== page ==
A YA novel told from the perspective of someone with Down’s syndrome. A love story inspired by the author’s experiences alongside her severely autistic brother.
Taylor Pittman has rounded up 25 titles that “celebrate various differences in ways children can both understand and enjoy.”
A big image of the book jacket and a short blur accompanies each entry…
I hadn’t previously been to the Centre for Literacy in Primary Education aka CLPE, which is surprising given my background in both education and books. How heartening that such an organisation has managed to buck the trend of closed services and inservice training centres – not only to survive but to flourish.
If the quality of the day conference I attended yesterday is typical of events and training days CLPE organises, I am not a bit surprised that schools are, at least for now, willing to spare cash from their strapped budgets to allow teachers out for the day and benefit from such programmes.
The cost of peak rail fares probably limits attendance to those working in schools in the London area, which is a shame, because, especially with the diminished role of local authorities in organising training courses and the closure of all but a small number of teacher centres, an event such as the one organised today would have so much to offer teachers further afield.
Shifting the start and end times of the day forward by one hour might help attract those who are able to reach London for 10:30/11:00 on off-peak fares.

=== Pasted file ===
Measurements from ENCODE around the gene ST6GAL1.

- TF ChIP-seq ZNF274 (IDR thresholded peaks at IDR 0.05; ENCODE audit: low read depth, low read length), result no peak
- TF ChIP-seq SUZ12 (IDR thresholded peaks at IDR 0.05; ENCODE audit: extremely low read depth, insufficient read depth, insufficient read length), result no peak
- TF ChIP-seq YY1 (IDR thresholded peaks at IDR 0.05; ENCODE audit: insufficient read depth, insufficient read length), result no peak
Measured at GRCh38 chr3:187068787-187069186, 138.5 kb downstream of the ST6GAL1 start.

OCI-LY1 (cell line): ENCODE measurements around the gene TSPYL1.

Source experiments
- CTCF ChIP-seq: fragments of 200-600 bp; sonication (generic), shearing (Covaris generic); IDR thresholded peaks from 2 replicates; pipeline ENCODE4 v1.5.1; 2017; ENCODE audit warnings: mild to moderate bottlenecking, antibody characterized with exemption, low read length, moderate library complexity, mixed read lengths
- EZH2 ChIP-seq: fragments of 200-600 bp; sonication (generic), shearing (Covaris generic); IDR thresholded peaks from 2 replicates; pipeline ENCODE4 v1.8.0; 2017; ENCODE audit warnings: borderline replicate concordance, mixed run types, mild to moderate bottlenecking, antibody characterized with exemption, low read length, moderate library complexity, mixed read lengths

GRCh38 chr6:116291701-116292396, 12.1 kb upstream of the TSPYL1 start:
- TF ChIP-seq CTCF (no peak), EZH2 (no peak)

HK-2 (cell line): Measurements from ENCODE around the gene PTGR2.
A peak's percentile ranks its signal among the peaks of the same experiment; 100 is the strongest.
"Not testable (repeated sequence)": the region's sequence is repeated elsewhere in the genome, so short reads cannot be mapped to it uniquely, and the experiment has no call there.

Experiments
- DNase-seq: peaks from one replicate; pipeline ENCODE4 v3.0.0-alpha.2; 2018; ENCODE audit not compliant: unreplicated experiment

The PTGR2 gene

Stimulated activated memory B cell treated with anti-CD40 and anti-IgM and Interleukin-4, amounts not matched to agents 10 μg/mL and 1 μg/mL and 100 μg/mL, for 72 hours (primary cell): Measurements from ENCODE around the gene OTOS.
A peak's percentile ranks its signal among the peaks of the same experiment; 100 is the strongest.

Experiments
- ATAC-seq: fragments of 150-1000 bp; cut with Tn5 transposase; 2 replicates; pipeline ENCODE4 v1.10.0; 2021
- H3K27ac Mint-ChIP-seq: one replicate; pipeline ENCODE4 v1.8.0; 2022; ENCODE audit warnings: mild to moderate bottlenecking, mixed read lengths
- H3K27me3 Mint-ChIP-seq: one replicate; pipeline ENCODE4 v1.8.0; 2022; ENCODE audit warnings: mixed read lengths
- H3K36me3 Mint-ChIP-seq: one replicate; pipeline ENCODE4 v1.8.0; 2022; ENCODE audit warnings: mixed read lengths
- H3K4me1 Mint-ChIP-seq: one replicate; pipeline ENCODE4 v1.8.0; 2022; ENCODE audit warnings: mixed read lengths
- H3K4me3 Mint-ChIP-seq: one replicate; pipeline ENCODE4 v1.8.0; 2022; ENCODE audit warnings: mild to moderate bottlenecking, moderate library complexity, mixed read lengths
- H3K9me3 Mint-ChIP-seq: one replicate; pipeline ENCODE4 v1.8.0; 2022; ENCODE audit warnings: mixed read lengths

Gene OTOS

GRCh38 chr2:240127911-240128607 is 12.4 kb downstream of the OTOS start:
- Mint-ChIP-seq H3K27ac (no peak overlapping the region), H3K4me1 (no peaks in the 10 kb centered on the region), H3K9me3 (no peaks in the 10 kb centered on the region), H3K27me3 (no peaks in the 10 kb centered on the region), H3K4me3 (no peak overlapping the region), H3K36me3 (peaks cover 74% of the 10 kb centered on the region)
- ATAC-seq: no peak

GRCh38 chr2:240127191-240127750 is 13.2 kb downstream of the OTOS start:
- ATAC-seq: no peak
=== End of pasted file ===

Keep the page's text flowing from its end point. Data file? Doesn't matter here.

Yesterday’s event was billed as Reflecting Realities: British Values in Children’s Literature
CLPE’s own Learning Programme Leader, Farrah Sarroukh, argued in her opening address that, in the context of both Brexit and the Trump presidency, the emphasis in teaching literacy needs to be somewhat more positive than merely encouraging ‘tolerance’ – much more important is empathy, and an understanding acceptance of difference (throughout the day there was a commendable effort to refrain from jargon and the use of too-frequently-tripped-out terminology – as in the avoidance, where possible, of the overused word ‘diversity’).
Cue the first keynote speaker, Miranda McKearney OBE, founder of both the Reading Agency and the Summer Reading Challenge. McKearney retired from the Agency when she turned 60 but, after a brief spell trekking in foreign parts, found herself compulsively researching recent studies into the effect of reading on the brain. This led to her setting up EmpathyLab, the subject of her talk.
The second keynote speaker was author Elizabeth Laird who used personal anecdote, family snaps and photographs from her travels to give the audience an insight into the way authors collect bits from their past and use brief encounters on overseas research trips to put the elements of a novel together. She did this with particular reference to her latest book Welcome To Nowhere.